Published 25th March 2013
One of the highlights coming up in the antique clock sale in the forthcoming April 2013 Fine Art auction is a real piece of Westcountry history. A mahogany floor-standing regulator, signed on the silvered dial Gaydon, Barnstaple. The Gaydon family were clockmakers who had a shop at 99 High Street in Barnstaple from the mid-19th century until the premises were taken over by Garnish & Winkle, a firm set-up by recorded watchmaker Lionel Garnish in 1925.
As this regulator was removed from the premises when it finally closed some twenty years ago, and shows all the signs of having been made in circa 1850, it would be safe to assume that this was the regulator used by Gaydon as their shop regulator. The shop regulator was a timepiece of great accuracy that was used to regulate the other clocks within the shop and workshop; and quite likely was used by customers who would come in and set their own watches by this most reliable timekeeper.
It has a typical regulator layout to the dial, with the outer ring being for minutes and the two subsidiary dials showing seconds and hours. The large movement has a dead-beat escapement, to maintain power, with a wood rod pendulum to compensate for changes in atmospheric pressure.
The mahogany case has a glazed trunk door, a pediment top and stands on bracket feet - all signs that this timepiece was made to 'be seen'. Indeed, the case is almost identical to another local shop regulator made by Gregory of Exeter, which was sold by Hampton & Littlewood in 2006 and which could have come from the same local cabinet maker.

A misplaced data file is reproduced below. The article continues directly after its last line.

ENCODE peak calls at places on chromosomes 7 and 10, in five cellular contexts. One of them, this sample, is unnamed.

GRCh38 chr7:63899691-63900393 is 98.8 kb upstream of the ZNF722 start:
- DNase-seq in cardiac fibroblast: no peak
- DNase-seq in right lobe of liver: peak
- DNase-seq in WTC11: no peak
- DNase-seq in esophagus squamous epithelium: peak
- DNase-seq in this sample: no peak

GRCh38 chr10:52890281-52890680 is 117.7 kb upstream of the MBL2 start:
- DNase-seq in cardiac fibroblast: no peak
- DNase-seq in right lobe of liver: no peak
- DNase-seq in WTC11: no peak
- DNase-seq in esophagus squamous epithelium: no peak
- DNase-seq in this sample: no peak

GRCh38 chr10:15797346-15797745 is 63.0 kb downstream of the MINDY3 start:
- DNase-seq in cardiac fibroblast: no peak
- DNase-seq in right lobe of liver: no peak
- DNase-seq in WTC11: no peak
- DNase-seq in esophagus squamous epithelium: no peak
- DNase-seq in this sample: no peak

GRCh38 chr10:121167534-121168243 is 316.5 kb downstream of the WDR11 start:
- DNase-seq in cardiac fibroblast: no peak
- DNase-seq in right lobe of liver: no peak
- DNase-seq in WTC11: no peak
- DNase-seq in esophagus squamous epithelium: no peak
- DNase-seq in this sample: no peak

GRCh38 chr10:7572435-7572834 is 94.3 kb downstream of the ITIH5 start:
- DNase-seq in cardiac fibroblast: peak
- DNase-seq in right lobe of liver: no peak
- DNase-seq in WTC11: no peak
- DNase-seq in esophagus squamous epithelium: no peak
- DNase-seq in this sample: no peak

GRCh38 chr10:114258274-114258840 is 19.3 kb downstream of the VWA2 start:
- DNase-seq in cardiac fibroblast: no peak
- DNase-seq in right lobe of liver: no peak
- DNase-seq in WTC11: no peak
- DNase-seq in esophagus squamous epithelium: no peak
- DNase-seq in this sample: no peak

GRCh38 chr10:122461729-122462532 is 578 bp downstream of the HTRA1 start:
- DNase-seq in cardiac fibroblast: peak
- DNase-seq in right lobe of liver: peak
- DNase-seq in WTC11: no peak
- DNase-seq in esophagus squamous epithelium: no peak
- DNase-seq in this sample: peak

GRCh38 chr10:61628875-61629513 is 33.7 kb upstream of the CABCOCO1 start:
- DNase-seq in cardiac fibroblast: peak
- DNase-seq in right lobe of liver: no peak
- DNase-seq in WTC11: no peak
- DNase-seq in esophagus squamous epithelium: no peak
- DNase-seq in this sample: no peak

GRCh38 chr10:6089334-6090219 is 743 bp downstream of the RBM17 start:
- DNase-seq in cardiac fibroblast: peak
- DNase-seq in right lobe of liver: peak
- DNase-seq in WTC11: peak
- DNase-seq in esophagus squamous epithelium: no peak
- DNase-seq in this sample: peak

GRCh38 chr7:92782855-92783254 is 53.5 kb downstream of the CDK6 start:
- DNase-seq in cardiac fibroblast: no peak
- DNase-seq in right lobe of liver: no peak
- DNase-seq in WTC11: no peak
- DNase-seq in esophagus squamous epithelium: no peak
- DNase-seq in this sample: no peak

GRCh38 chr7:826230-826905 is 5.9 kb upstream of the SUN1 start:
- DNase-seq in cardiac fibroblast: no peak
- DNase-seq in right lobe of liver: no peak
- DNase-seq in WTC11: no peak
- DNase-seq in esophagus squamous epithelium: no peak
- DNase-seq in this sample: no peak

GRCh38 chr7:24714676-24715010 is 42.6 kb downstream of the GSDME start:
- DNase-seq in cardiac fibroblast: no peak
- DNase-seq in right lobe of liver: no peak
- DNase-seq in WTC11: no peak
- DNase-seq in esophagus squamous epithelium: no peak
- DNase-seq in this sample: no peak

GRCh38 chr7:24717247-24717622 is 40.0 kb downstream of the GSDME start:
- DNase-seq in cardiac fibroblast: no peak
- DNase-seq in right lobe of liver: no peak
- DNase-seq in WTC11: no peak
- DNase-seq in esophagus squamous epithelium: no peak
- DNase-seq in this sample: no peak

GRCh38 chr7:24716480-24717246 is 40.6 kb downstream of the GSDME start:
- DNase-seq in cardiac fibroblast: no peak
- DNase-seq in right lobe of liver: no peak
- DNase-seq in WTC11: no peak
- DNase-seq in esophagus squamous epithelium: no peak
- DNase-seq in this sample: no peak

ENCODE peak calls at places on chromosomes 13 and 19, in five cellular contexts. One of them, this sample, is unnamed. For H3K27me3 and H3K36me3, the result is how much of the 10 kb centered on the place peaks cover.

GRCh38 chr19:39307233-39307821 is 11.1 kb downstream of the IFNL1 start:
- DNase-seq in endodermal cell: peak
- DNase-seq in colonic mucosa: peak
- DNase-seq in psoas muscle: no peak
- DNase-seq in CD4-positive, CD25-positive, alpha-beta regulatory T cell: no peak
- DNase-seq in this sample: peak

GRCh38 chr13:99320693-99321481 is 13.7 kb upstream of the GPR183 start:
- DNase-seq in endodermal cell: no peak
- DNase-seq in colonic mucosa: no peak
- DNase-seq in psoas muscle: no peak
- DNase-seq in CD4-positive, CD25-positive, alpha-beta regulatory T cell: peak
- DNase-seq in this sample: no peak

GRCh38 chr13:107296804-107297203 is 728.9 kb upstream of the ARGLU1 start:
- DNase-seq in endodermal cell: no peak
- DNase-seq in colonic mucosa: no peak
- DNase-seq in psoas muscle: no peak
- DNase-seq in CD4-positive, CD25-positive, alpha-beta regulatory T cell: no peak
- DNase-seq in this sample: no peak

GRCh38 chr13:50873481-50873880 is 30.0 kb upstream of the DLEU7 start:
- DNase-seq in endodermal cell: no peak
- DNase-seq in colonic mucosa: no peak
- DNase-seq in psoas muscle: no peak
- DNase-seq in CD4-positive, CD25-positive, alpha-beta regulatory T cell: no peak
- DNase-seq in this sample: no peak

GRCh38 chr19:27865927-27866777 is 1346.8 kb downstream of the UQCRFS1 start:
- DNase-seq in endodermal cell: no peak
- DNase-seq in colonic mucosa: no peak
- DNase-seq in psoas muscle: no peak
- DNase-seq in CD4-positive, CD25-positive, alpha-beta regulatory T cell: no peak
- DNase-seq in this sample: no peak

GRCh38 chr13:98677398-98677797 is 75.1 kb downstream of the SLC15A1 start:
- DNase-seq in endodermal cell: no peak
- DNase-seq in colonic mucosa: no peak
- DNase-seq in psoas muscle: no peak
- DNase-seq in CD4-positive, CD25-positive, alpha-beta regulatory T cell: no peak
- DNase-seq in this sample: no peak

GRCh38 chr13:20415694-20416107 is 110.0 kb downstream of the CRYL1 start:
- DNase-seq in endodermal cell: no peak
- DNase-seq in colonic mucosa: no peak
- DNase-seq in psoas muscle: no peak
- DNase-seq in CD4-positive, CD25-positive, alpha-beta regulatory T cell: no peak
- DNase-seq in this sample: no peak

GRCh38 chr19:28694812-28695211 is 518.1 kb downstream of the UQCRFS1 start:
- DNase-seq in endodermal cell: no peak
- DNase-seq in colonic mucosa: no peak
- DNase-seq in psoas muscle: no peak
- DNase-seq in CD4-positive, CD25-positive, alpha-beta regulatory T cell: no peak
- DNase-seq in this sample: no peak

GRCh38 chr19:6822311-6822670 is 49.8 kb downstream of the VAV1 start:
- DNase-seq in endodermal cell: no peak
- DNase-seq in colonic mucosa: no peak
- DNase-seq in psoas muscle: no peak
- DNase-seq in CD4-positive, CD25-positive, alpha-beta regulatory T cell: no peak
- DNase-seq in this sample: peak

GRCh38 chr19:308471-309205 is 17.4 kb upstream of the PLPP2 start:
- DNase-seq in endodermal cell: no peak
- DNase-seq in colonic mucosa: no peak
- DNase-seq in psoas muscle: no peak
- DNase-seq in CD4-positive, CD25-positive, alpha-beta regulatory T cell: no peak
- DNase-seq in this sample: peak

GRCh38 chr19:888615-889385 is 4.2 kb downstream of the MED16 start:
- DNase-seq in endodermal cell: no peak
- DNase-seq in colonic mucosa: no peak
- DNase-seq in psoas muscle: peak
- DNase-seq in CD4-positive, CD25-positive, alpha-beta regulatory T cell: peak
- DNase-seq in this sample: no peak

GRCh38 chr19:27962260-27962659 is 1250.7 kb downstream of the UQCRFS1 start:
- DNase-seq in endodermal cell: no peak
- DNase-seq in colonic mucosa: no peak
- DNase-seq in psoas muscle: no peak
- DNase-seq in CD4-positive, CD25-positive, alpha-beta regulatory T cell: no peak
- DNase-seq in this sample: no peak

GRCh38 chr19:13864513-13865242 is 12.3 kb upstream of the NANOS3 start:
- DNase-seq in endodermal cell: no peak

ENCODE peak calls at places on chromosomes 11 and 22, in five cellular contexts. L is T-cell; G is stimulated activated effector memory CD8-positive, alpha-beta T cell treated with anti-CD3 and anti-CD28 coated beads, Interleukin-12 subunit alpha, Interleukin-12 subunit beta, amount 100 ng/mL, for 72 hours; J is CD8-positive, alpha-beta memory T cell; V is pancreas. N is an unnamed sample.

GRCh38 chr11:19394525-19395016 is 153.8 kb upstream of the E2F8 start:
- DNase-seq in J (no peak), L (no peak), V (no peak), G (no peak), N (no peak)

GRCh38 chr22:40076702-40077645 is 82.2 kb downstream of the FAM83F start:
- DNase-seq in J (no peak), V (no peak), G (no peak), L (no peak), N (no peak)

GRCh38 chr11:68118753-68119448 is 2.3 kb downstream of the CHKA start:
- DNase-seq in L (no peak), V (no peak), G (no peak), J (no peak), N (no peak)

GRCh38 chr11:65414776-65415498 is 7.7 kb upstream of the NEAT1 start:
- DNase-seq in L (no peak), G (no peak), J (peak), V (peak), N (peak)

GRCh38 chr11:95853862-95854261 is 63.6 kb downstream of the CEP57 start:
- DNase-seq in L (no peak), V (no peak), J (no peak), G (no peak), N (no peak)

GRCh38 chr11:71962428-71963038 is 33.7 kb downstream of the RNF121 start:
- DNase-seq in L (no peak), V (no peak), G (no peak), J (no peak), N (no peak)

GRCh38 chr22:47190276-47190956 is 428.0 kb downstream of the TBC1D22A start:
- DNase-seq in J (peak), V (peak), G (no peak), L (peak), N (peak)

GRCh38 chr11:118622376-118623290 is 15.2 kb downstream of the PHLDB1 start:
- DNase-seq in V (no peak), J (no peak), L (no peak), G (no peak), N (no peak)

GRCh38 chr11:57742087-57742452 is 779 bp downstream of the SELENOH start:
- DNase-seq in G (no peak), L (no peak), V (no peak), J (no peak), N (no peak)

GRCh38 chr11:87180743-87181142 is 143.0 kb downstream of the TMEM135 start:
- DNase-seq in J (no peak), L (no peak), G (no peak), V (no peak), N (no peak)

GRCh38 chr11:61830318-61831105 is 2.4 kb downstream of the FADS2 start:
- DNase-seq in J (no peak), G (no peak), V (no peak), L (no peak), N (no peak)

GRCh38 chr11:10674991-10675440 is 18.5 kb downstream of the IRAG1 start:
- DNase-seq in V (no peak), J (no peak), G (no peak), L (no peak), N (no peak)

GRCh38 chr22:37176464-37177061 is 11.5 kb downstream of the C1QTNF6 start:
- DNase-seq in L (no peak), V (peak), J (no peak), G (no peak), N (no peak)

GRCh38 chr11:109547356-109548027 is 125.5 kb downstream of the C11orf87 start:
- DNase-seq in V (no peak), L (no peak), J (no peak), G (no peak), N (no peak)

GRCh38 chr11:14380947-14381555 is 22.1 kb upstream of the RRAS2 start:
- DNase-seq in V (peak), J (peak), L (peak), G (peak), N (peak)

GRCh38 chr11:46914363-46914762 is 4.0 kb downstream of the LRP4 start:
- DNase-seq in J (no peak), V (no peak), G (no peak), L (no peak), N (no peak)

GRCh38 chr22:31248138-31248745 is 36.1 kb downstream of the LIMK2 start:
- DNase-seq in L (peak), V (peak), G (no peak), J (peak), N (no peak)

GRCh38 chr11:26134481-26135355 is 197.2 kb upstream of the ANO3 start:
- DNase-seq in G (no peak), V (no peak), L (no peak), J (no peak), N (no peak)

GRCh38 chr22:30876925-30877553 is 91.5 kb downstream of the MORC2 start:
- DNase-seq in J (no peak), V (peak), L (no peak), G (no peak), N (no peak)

The Gaydon family were well-known jewellers and watchmakers in both North Devon and London, with a most interesting history. John Gaydon, born 1821, ran the High Street premises, whilst a number of others worked in Brentford, Middlesex. Some twenty-six are recorded as watch and clockmakers, and were Watchmakers to the Queen (Victoria) and Watchmakers to the Admiralty, with one Henry Martin Gaydon of Middlesex becoming Master of the Worshipful Company of Clockmakers in 1925. He was a partner in the well-known firm of Birch & Gaydon Ltd, goldsmiths and silversmiths of Fenchurch Street, London.
The Barnstaple clock-making business supplied many local churches and public buildings with turret clocks, including one for the Barnstaple police station and another for the Globe Hotel that had double dials, one for the lounge bar and the other for the smoking room. The church clock at Swimbridge is inscribed as being presented and erected by the Gaydon brothers in commemoration of the restoration of the church in 1880, being 'natives of Swimbridge', and included John Gaydon along with his brothers from Middlesex.
This regulator, which stood for so many years in a prime position in one of Devon's most important towns, would surely have a few tales to tell.